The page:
During the retrieval, the patient’s right internal jugular vein was punctured under ultrasound guidance with a micropuncture system and upsized to a 9F sheath over a Bentson wire (Cook Medical, Bloomington, IN). A venogram was performed and demonstrated no visible thrombus within the filter but showed the struts perforating the caval wall (Figure 1 A). A 90-cm 9F robotic sheath was advanced into the IVC and situated just cephalad to the IVC filter with the Magellan Robotic System (Figure 1 B). The CloverSnare® 4-Loop Vascular Retriever (Cook Medical) was then advanced through the robotic sheath cephalad to the filter (Figure 1 C) to capture the hook and retrieve the filter (Figure 1 D). Upon removal, the filter was noted to be intact with no fractures. Neither signs of thrombosis nor residual portions of the IVC filter were observed with a completion angiography (Figure 1 E). The robotic sheath and catheter were then removed, and pressure was held for 5 minutes on the insertion site. The skin was closed with DERM-ABOND® (Ethicon US, Cincinnati, OH), and the patient was discharged home the same day without complication.
More than 900,000 Americans, or 1 to 2 per 1,000, are affected each year by venous thromboembolism (VTE). Of these, between 60,000 and 100,000 die as a result.5 Although anticoagulation is the accepted standard treatment for VTE, in some cases medical therapy has to be permanently or temporary stopped.10 Our patient tolerated Coumadin well but had to stop secondary to her spinal surgery. Because of her high risk of VTE recurrence, we elected to place a temporary IVC filter for perioperative VTE protection.11–13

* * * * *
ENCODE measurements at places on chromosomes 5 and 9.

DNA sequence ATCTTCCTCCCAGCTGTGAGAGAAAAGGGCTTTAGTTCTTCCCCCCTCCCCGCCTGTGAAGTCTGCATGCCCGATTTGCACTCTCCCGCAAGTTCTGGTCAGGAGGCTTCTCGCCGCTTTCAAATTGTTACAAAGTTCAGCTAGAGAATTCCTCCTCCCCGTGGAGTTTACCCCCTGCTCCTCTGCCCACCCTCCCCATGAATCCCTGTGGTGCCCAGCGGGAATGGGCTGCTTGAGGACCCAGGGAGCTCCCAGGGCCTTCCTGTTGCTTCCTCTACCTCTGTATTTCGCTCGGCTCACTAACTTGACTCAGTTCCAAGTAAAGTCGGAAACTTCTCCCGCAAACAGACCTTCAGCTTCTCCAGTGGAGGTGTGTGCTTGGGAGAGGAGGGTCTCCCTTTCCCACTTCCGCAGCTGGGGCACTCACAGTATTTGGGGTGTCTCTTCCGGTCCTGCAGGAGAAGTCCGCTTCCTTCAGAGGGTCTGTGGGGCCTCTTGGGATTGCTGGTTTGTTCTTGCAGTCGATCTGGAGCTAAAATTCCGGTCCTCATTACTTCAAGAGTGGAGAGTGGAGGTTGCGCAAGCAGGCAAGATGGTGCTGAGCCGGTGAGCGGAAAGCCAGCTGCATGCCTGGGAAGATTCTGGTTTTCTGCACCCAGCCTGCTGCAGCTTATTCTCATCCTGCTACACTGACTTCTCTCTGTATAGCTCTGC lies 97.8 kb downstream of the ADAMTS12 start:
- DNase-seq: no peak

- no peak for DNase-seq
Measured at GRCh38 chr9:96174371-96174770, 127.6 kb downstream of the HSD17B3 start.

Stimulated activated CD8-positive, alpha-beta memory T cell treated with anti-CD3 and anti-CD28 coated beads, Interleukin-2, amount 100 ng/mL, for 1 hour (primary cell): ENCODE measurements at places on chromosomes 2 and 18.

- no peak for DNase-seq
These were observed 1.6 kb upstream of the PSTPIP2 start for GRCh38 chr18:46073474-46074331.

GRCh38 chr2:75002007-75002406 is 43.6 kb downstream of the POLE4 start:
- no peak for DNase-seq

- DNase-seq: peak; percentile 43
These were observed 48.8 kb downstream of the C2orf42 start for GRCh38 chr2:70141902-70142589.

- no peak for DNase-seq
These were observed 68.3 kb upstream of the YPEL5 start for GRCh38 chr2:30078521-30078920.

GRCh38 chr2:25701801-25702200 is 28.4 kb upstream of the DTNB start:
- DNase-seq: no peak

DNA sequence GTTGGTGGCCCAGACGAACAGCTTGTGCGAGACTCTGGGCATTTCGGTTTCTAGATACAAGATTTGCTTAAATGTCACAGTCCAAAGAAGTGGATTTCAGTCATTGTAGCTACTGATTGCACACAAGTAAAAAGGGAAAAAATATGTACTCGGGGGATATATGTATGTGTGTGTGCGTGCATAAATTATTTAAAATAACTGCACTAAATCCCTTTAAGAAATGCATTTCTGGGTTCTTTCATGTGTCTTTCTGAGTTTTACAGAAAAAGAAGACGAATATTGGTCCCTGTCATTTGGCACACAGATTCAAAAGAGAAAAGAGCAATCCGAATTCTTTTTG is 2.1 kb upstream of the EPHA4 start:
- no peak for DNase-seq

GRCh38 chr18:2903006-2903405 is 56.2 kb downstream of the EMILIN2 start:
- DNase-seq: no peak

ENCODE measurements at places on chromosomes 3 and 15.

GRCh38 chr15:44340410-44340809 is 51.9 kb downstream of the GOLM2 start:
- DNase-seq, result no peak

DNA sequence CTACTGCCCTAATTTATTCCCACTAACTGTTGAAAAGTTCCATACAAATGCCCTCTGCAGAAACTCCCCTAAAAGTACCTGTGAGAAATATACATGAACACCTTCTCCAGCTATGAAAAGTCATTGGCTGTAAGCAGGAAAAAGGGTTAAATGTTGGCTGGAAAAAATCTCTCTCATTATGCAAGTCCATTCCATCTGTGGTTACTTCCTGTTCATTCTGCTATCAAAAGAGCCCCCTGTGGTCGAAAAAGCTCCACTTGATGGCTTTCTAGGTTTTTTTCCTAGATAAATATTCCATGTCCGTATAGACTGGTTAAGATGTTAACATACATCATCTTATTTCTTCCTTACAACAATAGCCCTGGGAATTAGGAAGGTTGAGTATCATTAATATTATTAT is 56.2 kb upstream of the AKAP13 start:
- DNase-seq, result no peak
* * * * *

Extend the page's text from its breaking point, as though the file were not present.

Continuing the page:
Safety and timing of filter retrieval has been an area of growing concern in the medical literature. A wide array of pathophysiological and social obstacles are faced by physicians in these cases, negatively impacting filter retrieval rates.14 In a study of 231 filter retrieval attempts via the standard technique, only 73.2% were successful, and one patient developed severe IVC stenosis due to the filter legs coapting.4 In other series, the retrieval rate has been estimated to be as low as 29% to 60%, with the primary challenges being penetration of the caval wall, fractures, migration, and tilting.9,15,16
These suboptimal retrieval rates underscore the inadequacy of routine retrieval and have driven physicians to pursue more advanced approaches, such as stiff-wire displacement, dual-access, balloon displacement, realignment, and the “sling” technique. Endovascular dissection to directly release an embedded hook or penetrating strut with bronchoscopy forceps has also been described as a last-ditch effort.17 These advanced techniques increase the probability of successful retrieval to more than 90% but are also associated with significantly higher complication rates (5.3% vs. 0.4%).4 Open surgical approaches are yet another possibility but can lead to increased morbidity and prolong hospitalization secondary to the need for laparotomy and caval reconstruction.18
The high risk of complications from filter retrieval often dissuades both patients and physicians from proceeding. Yet, leaving the filter in place can lead to long-term complications such as DVT, caval penetration, and filter migration, making future attempts more challenging.19 This conundrum has led to increased efforts to create an effective monitoring and tracking system to systematically follow those with temporary filters and evaluate their candidacy for retrieval.8,20
With this case, we present an innovative alternative to other advanced filter retrieval techniques with use of the Magellan Robotic System. The robotic sheath was used in this patient to navigate to the filter and position the snare over the hook, thus providing a stable platform for retrieval. Compared to conventional endovascular devices, the system’s steerability and flexibility allow for greater control in narrow vessel lumens and complex situations. The Magellan’s navigational capabilities also can be paired with other advanced techniques to decrease procedural complexity and improve overall retrieval rates.
Although IVC filter retrieval is possible with conventional techniques, the Magellan Robotic System has the potential to improve retrieval rates and decrease procedural complications through its precision and stability.Conflict of Interest Disclosure
The authors have completed and submitted the Methodist DeBakey Cardiovascular Journal Conflict of Interest Statement and none were reported.References